When Saints were kings: How St Mirren made history in the Anglo-Scottish Cup 40 years ago

Doug Somner is congratulated by Jimmy Bone and Billy Stark after scoring for St Mirren in the Anglo-Scottish Cup final at Love Street 40 years ago.Doug Somner is congratulated by Jimmy Bone and Billy Stark after scoring for St Mirren in the Anglo-Scottish Cup final at Love Street 40 years ago.
Doug Somner is congratulated by Jimmy Bone and Billy Stark after scoring for St Mirren in the Anglo-Scottish Cup final at Love Street 40 years ago.

No wonder Billy Stark cherishes his memories of the Anglo-Scottish Cup, a cross-border tournament which featured some of the highest profile names in British football.

It is 40 years ago today that Stark and his 
St Mirren team-mates defeated Bristol City 3-1 at Love Street to become the first and only Scottish side to lift the trophy during its 11-season existence.

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They joined a roll of honour which also includes Bobby Robson’s Ipswich Town and Brian Clough’s Nottingham Forest, a testament to the 
quality of opposition 
Scottish clubs could face in what began as the Texaco Cup in 1971. For Stark, it provided a platform to showcase his then emerging talents as one of the most effective goalscoring midfielders of his generation.

In the three seasons St Mirren took part, from 1977 to 1980, he was an integral figure in a series of memorable ties for the Paisley club.

Highlights included a 5-3 win over Fulham at Love Street in the quarter-finals in the ̓77-78 campaign, the presence of George Best (who scored a memorable long range goal) in the visitors’ ranks swelling the attendance, on the way to being edged out 3-2 by Bristol City in the final.

Saints lost out on penalties to Oldham at the semi-final stage the following year, before finally claiming the silverware with the thumping 5-1 aggregate triumph over Bristol City in 1980.

“It was a great competition for us, I loved it,” recalls Stark. “The three seasons we took part were all really enjoyable.

“Playing against Fulham, with George Best in their team, was especially exciting for a young player like myself at that time.

“I also remember playing against Willie Morgan and big Sam Allardyce when we played Bolton and Norman Hunter and Joe Royle who were at Bristol City during the times we played them. So you were facing a lot of big names from that era.”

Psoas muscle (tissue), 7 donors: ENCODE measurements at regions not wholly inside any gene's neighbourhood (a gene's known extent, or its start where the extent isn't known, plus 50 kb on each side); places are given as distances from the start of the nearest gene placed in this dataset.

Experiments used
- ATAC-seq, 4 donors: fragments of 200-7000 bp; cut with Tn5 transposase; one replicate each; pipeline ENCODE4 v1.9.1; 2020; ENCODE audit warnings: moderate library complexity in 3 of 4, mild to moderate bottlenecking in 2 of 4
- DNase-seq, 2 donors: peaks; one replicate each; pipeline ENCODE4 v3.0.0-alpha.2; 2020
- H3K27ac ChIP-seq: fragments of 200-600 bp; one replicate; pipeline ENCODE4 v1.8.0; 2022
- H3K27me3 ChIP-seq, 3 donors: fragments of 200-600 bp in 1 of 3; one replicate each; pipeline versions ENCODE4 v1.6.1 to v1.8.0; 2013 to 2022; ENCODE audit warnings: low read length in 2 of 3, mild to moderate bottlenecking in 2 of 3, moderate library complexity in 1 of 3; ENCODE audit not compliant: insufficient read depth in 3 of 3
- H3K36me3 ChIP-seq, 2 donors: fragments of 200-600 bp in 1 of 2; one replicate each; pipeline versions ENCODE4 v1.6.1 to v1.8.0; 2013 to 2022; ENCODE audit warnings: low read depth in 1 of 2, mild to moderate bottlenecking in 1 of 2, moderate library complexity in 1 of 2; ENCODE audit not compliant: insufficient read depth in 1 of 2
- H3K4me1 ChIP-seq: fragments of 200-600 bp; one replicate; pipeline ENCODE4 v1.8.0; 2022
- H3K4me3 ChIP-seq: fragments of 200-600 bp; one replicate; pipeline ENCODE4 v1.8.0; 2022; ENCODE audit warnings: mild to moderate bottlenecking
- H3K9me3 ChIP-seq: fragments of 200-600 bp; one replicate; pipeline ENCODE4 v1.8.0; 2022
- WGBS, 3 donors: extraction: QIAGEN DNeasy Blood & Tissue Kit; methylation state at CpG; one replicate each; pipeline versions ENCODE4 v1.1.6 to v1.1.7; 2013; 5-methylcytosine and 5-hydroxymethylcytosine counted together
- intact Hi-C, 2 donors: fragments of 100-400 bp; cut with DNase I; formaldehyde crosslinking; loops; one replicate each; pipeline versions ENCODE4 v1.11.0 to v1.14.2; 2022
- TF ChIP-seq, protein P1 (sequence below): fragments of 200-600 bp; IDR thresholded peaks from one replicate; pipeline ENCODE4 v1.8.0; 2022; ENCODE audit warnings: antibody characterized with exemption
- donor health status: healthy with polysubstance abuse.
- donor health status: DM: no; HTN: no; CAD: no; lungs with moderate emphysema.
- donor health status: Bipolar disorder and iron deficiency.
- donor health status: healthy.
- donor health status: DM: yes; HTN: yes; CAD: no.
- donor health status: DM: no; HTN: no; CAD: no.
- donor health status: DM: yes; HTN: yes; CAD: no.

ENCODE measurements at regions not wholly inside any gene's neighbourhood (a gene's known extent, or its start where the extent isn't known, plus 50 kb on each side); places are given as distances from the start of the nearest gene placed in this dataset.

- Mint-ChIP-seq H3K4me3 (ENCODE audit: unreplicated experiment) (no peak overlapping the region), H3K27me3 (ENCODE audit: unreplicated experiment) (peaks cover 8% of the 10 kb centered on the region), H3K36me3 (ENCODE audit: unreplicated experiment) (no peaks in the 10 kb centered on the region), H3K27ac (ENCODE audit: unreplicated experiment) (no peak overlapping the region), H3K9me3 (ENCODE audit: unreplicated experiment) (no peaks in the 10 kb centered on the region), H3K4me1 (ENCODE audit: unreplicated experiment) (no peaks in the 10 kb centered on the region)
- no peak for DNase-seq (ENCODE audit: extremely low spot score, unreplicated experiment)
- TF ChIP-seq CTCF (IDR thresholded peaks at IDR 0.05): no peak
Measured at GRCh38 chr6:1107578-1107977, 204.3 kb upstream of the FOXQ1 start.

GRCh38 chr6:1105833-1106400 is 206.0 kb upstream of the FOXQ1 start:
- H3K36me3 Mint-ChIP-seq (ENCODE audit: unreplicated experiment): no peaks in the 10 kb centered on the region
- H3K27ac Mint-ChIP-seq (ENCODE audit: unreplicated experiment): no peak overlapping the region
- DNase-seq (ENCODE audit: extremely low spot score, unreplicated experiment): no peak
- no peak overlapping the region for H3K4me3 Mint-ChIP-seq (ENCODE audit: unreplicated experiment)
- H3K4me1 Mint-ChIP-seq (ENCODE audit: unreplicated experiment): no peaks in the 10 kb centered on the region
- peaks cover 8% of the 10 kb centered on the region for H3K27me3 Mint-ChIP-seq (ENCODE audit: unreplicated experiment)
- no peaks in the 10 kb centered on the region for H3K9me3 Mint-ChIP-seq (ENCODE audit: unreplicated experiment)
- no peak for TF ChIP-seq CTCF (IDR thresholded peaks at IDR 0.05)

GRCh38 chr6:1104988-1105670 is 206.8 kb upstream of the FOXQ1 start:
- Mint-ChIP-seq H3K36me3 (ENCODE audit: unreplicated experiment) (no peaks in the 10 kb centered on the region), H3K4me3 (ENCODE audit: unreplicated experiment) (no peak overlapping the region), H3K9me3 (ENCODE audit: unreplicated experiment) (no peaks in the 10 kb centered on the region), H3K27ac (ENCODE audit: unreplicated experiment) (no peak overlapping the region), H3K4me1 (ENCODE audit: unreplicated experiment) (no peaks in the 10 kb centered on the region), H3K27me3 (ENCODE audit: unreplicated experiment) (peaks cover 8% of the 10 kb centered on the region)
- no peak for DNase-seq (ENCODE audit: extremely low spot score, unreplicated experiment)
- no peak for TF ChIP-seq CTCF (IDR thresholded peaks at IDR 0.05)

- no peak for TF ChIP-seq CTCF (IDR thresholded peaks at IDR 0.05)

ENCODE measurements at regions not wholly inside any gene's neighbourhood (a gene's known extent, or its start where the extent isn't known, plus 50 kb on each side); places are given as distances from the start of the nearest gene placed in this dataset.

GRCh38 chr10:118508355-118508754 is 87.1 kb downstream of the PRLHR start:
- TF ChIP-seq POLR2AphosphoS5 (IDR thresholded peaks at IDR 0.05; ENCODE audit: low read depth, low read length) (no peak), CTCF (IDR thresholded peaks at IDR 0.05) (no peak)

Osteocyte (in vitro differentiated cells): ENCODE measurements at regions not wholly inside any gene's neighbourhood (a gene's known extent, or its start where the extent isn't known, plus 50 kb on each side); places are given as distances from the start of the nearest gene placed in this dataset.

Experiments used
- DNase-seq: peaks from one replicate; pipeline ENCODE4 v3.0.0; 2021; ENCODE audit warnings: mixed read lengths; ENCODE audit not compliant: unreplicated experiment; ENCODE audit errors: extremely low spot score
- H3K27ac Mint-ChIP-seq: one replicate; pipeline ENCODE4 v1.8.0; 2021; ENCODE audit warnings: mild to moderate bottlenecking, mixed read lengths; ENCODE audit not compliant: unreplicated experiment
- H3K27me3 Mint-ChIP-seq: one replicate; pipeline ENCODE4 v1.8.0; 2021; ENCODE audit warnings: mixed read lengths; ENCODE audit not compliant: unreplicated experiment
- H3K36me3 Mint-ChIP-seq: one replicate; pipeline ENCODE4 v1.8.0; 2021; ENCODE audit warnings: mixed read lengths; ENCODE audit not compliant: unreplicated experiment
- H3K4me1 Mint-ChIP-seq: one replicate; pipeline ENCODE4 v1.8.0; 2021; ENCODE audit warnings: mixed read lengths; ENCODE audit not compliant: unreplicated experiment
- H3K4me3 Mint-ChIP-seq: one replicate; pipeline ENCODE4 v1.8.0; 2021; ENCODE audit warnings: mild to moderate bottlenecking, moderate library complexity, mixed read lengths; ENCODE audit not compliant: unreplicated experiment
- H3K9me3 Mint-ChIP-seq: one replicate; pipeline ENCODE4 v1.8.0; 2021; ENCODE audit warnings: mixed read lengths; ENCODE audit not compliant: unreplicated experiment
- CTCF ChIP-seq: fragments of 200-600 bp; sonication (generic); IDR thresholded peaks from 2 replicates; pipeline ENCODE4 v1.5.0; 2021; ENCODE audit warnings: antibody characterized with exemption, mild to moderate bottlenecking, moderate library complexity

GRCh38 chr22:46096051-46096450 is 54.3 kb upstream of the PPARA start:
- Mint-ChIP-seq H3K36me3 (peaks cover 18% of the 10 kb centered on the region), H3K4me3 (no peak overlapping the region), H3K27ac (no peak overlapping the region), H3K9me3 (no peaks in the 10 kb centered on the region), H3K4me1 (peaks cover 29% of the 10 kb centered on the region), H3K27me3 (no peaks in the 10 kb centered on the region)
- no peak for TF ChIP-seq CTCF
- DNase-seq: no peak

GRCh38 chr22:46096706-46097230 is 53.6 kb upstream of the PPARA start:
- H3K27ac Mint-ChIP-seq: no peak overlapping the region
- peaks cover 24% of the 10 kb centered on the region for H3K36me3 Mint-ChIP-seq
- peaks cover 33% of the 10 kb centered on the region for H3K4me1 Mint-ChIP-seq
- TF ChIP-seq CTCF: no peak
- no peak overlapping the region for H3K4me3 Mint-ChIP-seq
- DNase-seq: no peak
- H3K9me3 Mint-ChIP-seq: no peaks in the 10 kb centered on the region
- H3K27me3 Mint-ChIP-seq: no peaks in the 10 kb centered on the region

For Stark, the tie which sticks out most vividly in his mind was the dramatic quarter-final against Bolton in the trophy-
winning campaign.

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“We have a get-together every year with some of the players from that time,” he said. “Jimmy Bone, Jackie Copland, Dougie Somner, Robert Torrance, Campbell Money and the manager Ricky McFarlane.

“We often talk about that Bolton game. We were 4-0 up in the first leg at Love Street after about 25 minutes, it was crazy. Then it ended up 4-2 and it was still in the balance going into the second leg.

“We lost 2-0 down at Burnden Park and in other tournaments, that might have meant you went out on away goals. But it went to extra-time in the Anglo-Scottish, and Jimmy Bone scored our winner.

“That was a real feather in our cap, because Bolton were a good side. I actually remember that tie more than the semi-final against Sheffield United, which we won 4-0 on aggregate after drawing 0-0 down at Bramall Lane in the first leg.

“The tournament always started with a tie against another Scottish team. We played Hibs in the first round that season and after a 3-3 draw at Love Street, we were second favourites going into the second leg at Easter Road but I managed to get the only goal there. Although I can’t remember much about that one – that’s the great thing for players nowadays, every goal they score is captured on film somewhere. Old guys like me have to rely on our memories!”

Stark has much clearer recall of the first leg of the 1980 final at Ashton Gate when he scored both of Saints’ goals in a 2-0 win, setting them up for the triumphant night at Love Street on 16 April in front of around 15,000 Paisley buddies.

“I remember getting quite a high profile after my performance down in Bristol,” he adds. “It put me in the spotlight a bit.

“It was a tremendous night at Love Street in the second leg, a big crowd turned out and it meant a lot to everyone connected with the club.

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“I’ve got a copy of a photograph from the celebrations afterwards and I’m wearing one of those daft top hats with the black and white stripes. Someone must have stuck that on me, because it wasn’t like me to get too excited!”

Stark went on to win every major domestic trophy in Scotland with Aberdeen and Celtic but still regards the Anglo-Scottish Cup 
success as one of the highlights of his playing career.

“St Mirren have won the Scottish Cup and the League Cup in the years since, which were fantastic achievements for the club,” he said.

“But, maybe a wee bit selfishly, I always think that the calibre of the teams we beat to win the Anglo-Scottish Cup puts it on a parallel with any of St Mirren’s 
successes. I know the fans from that 
era still recall it as fondly as the 
players do.”

West Ham United manager David Moyes recently called for a return of a cross-border competition involving Scottish and English clubs, perhaps at the expense of both countries’ League Cup tournaments.

Stark gives his nostalgic approval to that idea, although he is sceptical about how practical it would be.

“I would be in favour of it, because 
of the experience we had as a team playing against English clubs, but I’m not sure how you could fit it into the modern-day football calendar,” he said.

“But I think players nowadays would enjoy those Scotland-England ties at club level every bit as much as we did.”